UN urges Caribbean to work with China in digital revolution

Thursday, October 19, 2017

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SANTIAGO, Chile, (CMC) — The executive secretary of the United Nation's Economic Commission for Latin America and the Caribbean (ECLAC) Alicia Bárcena has urged the region and China to “advance together” towards the digital revolution and the green economy.

“We must work diligently so that Latin America and the Caribbean, hand in hand with China, advances toward the digital revolution, the green economy and on social policies that are connected to industrial policies in order to create employment and fight inequality,” said Bárcena, speaking on Wednesday at the conclusion of the two-day debates of the First Community of Latin American and Caribbean States (CELAC)-China High-level Academic Forum, held at ECLAC headquarters in Chile.

The event, which also included the Fourth China-Latin America and the Caribbean Think Tanks Forum, brought together authorities, renowned specialists and international professors who debated the opportunities for cooperation between both sides, ECLAC said.

It said the aim was to contribute to the upcoming CELAC-China Cooperation Plan 2019-2021, which will be discussed during the Second Meeting of CELAC foreign ministers on January 21-22, 2018 in Santiago, Chile.

During her speech at the forum's closing session, Bárcena called on both sides to unite their visions for fostering sustainable development with prosperity for their people.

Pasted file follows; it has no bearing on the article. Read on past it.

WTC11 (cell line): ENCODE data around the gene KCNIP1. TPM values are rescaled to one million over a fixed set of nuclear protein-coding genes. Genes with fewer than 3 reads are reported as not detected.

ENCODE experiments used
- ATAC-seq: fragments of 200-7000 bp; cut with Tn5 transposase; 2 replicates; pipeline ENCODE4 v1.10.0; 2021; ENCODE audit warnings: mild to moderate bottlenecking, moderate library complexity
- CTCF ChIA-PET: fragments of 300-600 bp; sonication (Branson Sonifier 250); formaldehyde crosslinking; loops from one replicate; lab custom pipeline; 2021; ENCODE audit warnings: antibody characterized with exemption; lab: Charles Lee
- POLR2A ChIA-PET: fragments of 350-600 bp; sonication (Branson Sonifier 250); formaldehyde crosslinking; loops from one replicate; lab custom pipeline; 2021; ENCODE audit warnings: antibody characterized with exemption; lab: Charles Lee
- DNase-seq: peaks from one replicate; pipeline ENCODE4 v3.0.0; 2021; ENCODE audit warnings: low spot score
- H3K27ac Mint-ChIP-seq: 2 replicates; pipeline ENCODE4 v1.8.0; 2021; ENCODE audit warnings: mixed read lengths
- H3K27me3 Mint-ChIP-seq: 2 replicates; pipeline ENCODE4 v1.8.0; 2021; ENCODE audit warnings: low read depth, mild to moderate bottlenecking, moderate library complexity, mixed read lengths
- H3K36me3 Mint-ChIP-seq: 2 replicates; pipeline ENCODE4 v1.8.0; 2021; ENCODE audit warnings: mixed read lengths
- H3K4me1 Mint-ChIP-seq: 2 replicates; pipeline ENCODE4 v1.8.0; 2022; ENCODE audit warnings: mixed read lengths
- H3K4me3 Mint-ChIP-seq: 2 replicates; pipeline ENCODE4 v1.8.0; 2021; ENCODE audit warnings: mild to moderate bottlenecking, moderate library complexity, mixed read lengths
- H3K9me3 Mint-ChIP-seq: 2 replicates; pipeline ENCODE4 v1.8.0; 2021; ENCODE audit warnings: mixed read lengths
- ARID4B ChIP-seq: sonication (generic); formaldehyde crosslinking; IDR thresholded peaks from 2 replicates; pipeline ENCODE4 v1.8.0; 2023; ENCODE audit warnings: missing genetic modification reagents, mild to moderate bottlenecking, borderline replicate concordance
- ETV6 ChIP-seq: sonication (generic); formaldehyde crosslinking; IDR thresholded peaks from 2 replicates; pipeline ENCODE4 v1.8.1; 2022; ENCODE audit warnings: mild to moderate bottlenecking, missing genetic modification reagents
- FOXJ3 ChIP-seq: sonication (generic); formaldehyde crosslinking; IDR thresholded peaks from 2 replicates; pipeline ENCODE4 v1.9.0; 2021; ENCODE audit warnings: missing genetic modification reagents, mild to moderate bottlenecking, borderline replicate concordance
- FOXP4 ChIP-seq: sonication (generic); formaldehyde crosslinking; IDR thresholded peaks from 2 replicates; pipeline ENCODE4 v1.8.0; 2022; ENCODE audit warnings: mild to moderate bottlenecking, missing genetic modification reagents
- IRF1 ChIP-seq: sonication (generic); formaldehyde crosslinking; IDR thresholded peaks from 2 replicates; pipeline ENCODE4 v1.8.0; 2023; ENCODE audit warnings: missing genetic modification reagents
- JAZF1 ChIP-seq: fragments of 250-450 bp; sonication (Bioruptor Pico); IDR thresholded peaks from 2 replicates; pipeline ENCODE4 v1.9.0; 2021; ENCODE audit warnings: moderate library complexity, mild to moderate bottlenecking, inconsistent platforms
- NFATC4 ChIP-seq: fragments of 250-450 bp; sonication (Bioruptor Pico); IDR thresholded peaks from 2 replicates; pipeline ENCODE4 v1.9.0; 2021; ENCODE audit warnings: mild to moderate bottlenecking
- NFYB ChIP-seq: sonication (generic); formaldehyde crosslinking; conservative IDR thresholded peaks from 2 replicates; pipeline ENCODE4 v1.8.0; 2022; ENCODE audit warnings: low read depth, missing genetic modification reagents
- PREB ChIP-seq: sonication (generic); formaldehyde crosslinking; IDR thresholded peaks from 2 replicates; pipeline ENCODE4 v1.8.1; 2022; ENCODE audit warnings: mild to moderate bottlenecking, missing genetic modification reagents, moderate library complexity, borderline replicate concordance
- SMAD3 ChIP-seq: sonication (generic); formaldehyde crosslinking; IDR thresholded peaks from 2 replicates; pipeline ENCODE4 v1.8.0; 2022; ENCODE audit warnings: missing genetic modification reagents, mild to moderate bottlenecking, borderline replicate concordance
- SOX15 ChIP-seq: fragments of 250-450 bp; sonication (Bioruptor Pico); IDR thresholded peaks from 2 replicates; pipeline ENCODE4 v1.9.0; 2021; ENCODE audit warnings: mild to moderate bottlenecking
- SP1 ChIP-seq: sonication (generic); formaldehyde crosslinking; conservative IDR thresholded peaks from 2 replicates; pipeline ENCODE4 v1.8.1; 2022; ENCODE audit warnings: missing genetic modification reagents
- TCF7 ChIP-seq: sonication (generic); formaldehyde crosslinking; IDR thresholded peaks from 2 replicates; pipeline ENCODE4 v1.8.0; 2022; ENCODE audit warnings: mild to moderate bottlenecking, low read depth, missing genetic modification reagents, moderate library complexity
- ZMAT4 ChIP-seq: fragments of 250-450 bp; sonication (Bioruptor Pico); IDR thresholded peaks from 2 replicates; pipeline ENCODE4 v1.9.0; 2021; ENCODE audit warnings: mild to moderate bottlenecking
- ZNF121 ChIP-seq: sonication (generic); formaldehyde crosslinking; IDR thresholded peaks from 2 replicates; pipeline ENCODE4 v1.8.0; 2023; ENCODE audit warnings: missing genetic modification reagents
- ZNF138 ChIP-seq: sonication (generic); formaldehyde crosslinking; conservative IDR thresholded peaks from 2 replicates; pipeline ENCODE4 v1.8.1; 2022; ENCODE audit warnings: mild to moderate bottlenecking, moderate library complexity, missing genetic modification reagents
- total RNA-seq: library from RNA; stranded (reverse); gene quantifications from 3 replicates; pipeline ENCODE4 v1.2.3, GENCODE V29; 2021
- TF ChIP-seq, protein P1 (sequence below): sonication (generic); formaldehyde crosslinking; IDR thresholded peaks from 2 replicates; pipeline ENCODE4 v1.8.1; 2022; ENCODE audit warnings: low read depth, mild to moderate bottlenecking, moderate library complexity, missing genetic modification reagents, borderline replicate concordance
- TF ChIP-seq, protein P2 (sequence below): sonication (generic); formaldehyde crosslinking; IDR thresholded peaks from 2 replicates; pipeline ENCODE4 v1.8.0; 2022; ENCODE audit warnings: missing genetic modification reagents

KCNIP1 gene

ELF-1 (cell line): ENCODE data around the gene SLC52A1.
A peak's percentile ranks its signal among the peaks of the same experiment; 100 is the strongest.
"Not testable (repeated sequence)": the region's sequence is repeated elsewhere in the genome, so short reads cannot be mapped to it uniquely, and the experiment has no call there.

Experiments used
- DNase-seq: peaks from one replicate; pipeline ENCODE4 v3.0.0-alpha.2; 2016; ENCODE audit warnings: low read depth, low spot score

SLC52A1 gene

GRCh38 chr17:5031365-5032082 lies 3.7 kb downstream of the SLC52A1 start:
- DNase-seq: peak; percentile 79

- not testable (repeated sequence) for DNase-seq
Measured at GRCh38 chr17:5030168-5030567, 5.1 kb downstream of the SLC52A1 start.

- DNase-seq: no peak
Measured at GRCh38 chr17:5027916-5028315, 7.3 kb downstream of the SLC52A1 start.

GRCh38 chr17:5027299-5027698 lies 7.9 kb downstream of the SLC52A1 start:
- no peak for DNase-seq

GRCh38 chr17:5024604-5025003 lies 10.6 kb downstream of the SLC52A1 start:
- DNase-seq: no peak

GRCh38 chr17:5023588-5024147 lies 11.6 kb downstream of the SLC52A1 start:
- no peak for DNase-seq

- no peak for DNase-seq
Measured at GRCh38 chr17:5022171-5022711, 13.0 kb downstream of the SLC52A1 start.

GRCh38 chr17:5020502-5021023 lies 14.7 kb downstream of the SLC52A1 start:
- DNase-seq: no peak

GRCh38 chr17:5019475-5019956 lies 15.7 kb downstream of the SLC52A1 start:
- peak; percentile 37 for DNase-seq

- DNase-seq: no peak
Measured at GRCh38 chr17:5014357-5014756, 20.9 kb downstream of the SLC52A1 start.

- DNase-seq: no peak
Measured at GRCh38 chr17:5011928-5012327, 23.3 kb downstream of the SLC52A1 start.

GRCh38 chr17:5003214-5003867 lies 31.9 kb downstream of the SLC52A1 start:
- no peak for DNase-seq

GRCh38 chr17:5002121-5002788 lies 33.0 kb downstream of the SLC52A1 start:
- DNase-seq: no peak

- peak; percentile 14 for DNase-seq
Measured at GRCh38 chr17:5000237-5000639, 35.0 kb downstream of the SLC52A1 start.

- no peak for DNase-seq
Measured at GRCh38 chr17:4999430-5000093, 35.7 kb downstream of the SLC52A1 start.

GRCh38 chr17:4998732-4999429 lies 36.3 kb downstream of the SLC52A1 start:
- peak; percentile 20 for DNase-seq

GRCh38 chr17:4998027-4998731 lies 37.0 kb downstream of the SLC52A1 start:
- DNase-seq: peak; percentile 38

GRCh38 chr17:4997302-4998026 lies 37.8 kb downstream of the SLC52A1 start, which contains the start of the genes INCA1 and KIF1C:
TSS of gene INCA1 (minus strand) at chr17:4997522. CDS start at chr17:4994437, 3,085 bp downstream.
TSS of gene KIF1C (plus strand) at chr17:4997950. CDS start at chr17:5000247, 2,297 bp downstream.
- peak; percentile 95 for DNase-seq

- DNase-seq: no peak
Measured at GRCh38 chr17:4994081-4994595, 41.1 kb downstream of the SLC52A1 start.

“Just as President Xi Jinping said when he visited us at ECLAC in November 2016, this is the time to build bridges, not walls; to open markets, not close them; to respect differences and erect a shared house for the generations to come,” Bárcena said.

She noted that Jinping had affirmed that his country is actively fighting corruption and poverty, speaking at the inauguration of the 19th National Congress of the Communist Party of China being held in Beijing on Wednesday.

“That is the same battle that we must wage in our region,” Bárcena said. “If we do not eradicate those afflictions and the culture of privilege, we will not be able to forge a new generation of constructive agreements for our mutual benefit, nor will we be able to work on the provision of global public goods as China has demonstrated with its commitment to fostering peace, equality, multilateralism and financial stability.”

Bárcena said that since both China and Latin America and the Caribbean belong to the “emerging world,” they have very similar problems.

She underscored China's ability to produce big changes in an environment of great uncertainty, “changes that serve as an example to our region.”

“Rather than an era of changes, we are living through a true change of era, with accelerated demographic transformations, the technological revolution (known as the Fourth Industrial Revolution) and the effects of climate change. We are at a very critical moment in time,” adding that China can help establish equilibrium at a global level “by confronting all of these macroeconomic, technological and geopolitical uncertainties and imbalances that we are suffering.

“United, China and Latin America and the Caribbean can be a very important counterweight for tackling these problems,” Bárcena said. “To achieve that, we must be capable of producing a joint work program, similar to the One Belt One Road initiative (launched last May in Beijing).”

The ECLAC executive secretary said China has become Latin America and the Caribbean's second-largest trading partner, following the United States, and noted that China is also an important foreign investor in the region.

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